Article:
So we agreed to stop worrying about it. I figure the state has to do something with our bodies. I don’t think it’s legal to just leave us lying around and rotting. It might make an interesting TV show, though. Just a season or two. We could call it “What Should We Do With Mom?”

Too bad we aren’t allowed to be buried on our own property. We’ve more than enough room and our earth would be happy to have us. Meanwhile, I’m searching for that missing picture. Not all the time, but every time I’m in one of my storage drives. It may turn up, someday. Or not.

I’m pretty sure Garry has our birth certificates and passports. So we’re good to go, so to speak.

Categories: Humor, Marilyn Armstrong, Personal, Photography

Tags: , , , , , ,

17 replies

  1. I could now say that your text right up to the ‘burial’ was mine, and it would even include a spectacular photograph of the woods; only mine had a picnic table and bench on it too. I CANNOT find the original, and not even any copies. And I can’t believe it – that with tens of thousands photos, THAT ONE I like so much and made into wonderful cards has gone missing….. See?
    I don’t do sleepwalking, at least in this respect I have no excuses. And I’m far better than Hero Husband who leaves his keys (incl. the ones of work and other places) AND his very expensive mobile phone on the roof of the car and drives off to the motorway! And more, endless, always, he leaves without his razor, his cuff links, his laptop (for God’s sake!!!) etc. I’m not even getting upset anymore, I just say: It’s your money you spend for losing all that stuff. The stuff I lose, costs nothing, all of it has ‘only’ sentimental value. It’s my photos, my writings (hand written letters, notes), my favourite books I want to come back to (and which I most likely have given away just BECAUSE I liked them so much). It doesn’t hurt any less though.


  2. What is it with those safe places? Why do we only ever think of them once to put something in and then forget them forever?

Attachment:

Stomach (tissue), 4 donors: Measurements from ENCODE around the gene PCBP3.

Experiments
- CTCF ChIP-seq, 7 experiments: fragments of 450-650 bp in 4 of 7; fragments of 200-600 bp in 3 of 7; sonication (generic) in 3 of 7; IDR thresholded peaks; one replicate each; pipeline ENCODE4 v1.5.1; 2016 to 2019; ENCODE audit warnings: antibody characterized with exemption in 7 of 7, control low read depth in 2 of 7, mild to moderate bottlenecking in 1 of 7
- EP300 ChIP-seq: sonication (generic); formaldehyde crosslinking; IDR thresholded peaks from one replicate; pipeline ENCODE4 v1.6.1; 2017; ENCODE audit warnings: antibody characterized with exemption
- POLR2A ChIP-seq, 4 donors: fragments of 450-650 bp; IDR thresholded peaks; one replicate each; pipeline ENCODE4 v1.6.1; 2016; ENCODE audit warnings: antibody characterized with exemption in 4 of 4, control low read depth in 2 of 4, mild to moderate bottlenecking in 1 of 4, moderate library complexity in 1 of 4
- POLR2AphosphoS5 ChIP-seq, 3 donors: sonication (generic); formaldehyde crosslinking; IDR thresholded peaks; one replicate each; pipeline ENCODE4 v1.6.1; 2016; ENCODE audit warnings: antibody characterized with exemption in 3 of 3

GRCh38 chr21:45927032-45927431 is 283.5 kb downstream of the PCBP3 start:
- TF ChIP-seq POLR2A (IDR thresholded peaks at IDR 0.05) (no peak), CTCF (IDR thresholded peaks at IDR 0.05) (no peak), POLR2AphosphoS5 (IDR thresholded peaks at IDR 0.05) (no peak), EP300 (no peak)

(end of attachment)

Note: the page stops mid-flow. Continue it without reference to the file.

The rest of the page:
3. Gosh Marilyn, you sound so much like me it’s uncanny. I lose things all the time in exactly the same ways. The safe place syndrome is a sure-fire way to lose something important. But I’m so glad you found at least the picture of the picture of the path through the woods, because it’s absolutely, hauntingly beautiful.

    Liked by 1 person

  4. It happens to me all the time, but I eventually find my missing stuff when looking for something else.


  5. The state, through the government does have a death stipend. The state will expect family to pay unless they have less than $2k. (At least that was the gist four years ago when my mom died in Mass.) my siblings and I had to pick up the tab.


    • I really don’t see why we can’t get buried on our 4.5 acres. Rent a bobcat, dig a nice ditch. Roll us in. Finished. Plant an apple tree, too. I heard the dead make great apples.

      Liked by 1 person

      • I think you might be able to. Can’t remember details.


        • I think it’s a statewide law. Some places it’s OK, others not. I was told NOT here, but I think I should double-check. And anyway, if you have a big enough plot and a good bobcat, who would care?

          Well, I wuz wrong. You can bury on private property in Massachusetts, but you are supposed to ask the local board of health first. Except we don’t HAVE a board of health anywhere but Boston … and maybe there is one in Worcester. So one shroud, one day’s rental on a bobcat, a handful of seeds and voila! A solid green burial. No chemicals, no stupid coffins. And Jewish-style: in the ground within 24-hours. Sounds downright homey to me.

          Liked by 1 person

  6. We’ve thought it all out. It feels good to know that it’s done.
    Leslie xoxo

    Liked by 1 person

  7. Need to put out a BOLO.